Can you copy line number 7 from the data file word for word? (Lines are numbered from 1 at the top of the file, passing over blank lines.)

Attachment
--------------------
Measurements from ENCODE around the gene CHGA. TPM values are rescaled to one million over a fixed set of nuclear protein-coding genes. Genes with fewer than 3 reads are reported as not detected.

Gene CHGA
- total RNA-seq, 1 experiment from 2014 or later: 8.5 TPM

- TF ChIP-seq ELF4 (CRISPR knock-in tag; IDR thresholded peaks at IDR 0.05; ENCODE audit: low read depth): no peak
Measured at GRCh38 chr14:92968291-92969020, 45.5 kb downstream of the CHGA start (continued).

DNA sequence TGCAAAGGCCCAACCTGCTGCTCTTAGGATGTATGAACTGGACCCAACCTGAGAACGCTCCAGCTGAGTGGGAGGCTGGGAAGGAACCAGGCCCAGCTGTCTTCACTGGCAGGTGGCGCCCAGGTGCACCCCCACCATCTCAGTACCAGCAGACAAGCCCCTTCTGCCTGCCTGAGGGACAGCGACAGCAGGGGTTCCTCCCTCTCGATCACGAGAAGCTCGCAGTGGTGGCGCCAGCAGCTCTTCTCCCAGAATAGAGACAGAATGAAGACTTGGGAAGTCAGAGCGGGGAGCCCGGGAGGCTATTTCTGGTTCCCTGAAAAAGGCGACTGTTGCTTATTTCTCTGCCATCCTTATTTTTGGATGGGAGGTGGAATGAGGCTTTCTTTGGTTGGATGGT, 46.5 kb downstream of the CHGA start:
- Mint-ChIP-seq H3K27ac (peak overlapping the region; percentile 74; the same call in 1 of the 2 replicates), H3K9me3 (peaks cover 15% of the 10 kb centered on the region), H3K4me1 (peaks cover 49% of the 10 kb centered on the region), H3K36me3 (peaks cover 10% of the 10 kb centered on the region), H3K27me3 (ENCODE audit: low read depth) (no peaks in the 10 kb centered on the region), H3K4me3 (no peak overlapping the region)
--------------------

- Mint-ChIP-seq H3K27ac (peak overlapping the region; percentile 74; the same call in 1 of the 2 replicates), H3K9me3 (peaks cover 15% of the 10 kb centered on the region), H3K4me1 (peaks cover 49% of the 10 kb centered on the region), H3K36me3 (peaks cover 10% of the 10 kb centered on the region), H3K27me3 (ENCODE audit: low read depth) (no peaks in the 10 kb centered on the region), H3K4me3 (no peak overlapping the region)